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Articles by Chris A. Paschke, CPF GCF

"TTPM - Temperature"

February 1995

Though it is human nature to place blame on almost everything else before we point the finger at is indeed, frequently operator error that triggers most unsuccessful mountings. Last month I said that understanding the elements of time, temperature, pressure and moisture (TTPM) will ensure predictable mounting success. I'm not about to tell you there are no mechanical failures, there are. But they are rare in relation to the stories I've heard about mounting the wrong side of a newspaper clipping, air bubbles as a result of lack of pre-drying, or shall we just turn to "Nightmare On Frame Street".

Predictability should be the hallmark of dry mounting. When repeatedly mounting similar items, the results should be notably similar every time. If your mounted results are less then they ought to be, it can usually be tracked back to one of the key elements.

Wet and Spray Mounting

Temperature is perhaps the only element that most directly relates to heat dry mounting. Most wet and spray glues give directions suggesting recommended storage and preferred room temperatures when mounting. Often they state "for best results...", reinforcing the importance of proper temperatures even with wet glue and sprays.

Freezing winter temperatures restrict shipping of many wet glues and temperatures of below 60F are generally undesirable for most any liquid based adhesive. Excessive cold tends to stiffen and somewhat solidify them or encourage them to clump and/or separate.

Dry Mounting

Since suggested mounting temperatures for dry mount adhesives and films range everywhere from 150ºF to 225ºF, it is impossible to give the ideal single temperature setting to be used in every situation. The best I can do is try to establish a median or average safe daily temperature that will meet most normal mounting project requirements.

By establishing an average base temperature for as much mounting as possible, idle time waiting for a press to heat up or cool down is minimized. Thus loss of any productive mounting time will be nearly eliminated. Seal Products suggests their mechanical press be set 10 degrees cooler than a hot vacuum press, but I've always set both presses at the same 180ºF. If a number of individuals are regularly using all of the equipment, it removes confusion to maintain the same base temperature on both your mechanical and vacuum presses. Both of my presses remain set at 180ºF for most daily routine projects.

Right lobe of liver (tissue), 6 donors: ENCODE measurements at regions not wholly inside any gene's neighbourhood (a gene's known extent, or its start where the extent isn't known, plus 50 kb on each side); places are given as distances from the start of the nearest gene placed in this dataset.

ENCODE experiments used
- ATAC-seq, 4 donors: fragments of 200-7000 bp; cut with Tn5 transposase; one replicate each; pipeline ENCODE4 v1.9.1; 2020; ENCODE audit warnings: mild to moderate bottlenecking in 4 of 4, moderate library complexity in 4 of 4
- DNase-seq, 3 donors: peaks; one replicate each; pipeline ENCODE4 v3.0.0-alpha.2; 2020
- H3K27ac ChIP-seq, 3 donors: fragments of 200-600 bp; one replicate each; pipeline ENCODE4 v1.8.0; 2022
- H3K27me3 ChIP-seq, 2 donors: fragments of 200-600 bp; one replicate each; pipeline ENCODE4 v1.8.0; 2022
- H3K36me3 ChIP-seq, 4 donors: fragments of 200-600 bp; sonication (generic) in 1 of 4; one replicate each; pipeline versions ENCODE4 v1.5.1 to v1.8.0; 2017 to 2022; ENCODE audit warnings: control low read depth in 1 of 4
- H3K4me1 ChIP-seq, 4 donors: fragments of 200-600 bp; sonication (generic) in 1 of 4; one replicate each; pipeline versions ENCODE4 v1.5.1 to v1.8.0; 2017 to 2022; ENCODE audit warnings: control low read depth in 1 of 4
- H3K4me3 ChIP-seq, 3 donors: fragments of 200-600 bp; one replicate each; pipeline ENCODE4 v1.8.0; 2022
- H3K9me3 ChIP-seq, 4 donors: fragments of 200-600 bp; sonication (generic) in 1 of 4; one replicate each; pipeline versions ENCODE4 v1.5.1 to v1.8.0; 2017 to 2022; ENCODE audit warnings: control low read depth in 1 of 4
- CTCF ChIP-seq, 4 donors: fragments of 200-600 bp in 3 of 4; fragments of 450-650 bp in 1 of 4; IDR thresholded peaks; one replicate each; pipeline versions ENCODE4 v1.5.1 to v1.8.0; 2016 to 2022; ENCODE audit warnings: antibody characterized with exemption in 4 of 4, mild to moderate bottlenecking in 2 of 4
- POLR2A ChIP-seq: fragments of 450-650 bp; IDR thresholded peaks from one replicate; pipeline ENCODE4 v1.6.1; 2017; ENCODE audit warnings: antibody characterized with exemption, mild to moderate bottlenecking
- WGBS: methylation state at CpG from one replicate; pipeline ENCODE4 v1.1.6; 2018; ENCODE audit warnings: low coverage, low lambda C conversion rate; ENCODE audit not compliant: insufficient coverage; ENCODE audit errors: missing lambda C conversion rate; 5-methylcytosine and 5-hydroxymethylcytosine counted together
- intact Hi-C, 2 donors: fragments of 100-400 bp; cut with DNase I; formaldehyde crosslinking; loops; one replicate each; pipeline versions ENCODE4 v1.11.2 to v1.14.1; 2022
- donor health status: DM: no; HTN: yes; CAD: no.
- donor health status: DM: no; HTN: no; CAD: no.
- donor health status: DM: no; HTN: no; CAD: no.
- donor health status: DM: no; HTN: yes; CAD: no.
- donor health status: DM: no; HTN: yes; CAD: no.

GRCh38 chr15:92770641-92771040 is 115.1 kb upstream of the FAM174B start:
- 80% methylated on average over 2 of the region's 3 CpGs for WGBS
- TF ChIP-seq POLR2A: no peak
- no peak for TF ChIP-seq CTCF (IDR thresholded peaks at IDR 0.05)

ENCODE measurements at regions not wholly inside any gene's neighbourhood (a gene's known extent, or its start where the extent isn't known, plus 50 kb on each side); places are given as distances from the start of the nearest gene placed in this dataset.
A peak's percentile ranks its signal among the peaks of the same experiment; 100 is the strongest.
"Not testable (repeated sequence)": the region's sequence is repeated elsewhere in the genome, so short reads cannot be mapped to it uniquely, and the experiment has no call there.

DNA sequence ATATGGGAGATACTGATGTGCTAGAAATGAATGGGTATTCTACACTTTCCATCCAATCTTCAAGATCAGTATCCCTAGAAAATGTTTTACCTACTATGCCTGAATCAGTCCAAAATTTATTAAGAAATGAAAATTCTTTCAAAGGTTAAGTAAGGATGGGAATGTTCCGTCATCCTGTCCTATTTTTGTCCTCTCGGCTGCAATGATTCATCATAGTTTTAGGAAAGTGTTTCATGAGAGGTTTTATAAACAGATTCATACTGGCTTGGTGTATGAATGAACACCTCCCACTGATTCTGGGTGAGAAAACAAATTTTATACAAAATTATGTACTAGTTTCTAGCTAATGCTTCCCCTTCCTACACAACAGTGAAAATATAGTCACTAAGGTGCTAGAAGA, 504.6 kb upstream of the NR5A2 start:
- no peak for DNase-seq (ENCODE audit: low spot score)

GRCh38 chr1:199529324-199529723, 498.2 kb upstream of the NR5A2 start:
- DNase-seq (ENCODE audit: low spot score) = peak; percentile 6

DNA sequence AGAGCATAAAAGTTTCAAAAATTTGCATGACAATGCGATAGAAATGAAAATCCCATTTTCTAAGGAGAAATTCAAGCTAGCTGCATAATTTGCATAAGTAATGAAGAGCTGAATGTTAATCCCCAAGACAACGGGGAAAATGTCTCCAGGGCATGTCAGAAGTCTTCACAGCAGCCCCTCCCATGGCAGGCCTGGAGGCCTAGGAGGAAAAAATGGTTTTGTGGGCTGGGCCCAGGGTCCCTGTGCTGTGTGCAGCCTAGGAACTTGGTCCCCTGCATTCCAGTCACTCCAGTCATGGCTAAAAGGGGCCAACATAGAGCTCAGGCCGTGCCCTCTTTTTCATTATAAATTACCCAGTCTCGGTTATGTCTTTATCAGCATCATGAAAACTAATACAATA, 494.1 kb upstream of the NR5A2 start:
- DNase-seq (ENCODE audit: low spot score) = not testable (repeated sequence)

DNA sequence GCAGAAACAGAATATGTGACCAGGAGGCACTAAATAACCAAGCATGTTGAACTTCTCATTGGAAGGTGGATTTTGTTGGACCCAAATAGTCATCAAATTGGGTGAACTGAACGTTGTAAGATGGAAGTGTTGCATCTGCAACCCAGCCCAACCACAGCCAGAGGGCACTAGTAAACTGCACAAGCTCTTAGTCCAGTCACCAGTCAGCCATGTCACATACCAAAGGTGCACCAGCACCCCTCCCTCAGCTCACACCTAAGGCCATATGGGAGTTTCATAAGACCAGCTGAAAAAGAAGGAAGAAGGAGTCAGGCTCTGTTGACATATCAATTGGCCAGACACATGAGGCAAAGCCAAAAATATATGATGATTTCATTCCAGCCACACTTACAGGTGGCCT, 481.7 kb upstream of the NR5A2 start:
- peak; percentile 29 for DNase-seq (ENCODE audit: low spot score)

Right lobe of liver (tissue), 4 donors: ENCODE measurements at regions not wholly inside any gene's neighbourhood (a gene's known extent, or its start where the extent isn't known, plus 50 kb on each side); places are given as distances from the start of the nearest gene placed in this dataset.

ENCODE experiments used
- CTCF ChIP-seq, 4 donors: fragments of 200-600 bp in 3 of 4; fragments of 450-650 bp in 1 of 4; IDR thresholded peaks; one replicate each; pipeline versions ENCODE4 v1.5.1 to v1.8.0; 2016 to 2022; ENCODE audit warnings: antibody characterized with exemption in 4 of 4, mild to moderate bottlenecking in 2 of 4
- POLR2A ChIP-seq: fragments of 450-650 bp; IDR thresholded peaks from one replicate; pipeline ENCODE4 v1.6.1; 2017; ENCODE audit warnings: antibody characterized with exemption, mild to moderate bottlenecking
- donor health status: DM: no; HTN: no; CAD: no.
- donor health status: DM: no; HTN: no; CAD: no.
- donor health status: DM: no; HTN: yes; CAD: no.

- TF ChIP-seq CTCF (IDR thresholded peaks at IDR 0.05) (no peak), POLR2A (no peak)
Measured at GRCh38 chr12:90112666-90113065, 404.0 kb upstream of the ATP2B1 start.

New digital and preprogrammed equipment already carry manufacturer's settings for different types of mounting needs. All you need do is punch in the corresponding program to the mounting you will be doing. The time and temperature will automatically kick in.

Standard Time/Temperature Ratios

When using a mechanical press, set at 180ºF, an 8x10" print requires about 1 minute of mounting time while an 18x24" requires about 3 minutes. It will also take about a minute for the predrying process in both of these instances, increasing the approximate mounting time to 2 minutes and 4 minutes respectively.

In a vacuum press, the same 180ºF will mount either the 8x10" or 18x24" print in about 4 minutes. The physical action of pulling a vacuum will take most of the first minute allowing the remaining 3 minutes for the actual mounting time needed to heat all materials to the required bonding temperature.

"If it takes 4 minutes to mount at 180ºF can't I mount the same item for 2 minutes at 200ºF, allowing me to mount twice as many pieces in the same amount of time?", is a good question. Perhaps in theory this appears correct, but take into consideration having to more closely monitor each project to avoid damage. Now you end up wasting time. Plus, often the one project you could ruin by excessive heat will be the bear you can't replace!

How to Get What you Want

Damage may be defined in many ways. It could simply be a mounting result different from what you might have expected, or what you thought was your desired end product. Individual tissues and pure adhesive films may vary, depending upon the item being mounted, it's thickness or delicacy, it's substrate and the amount of adhesive saturation you wish to achieve.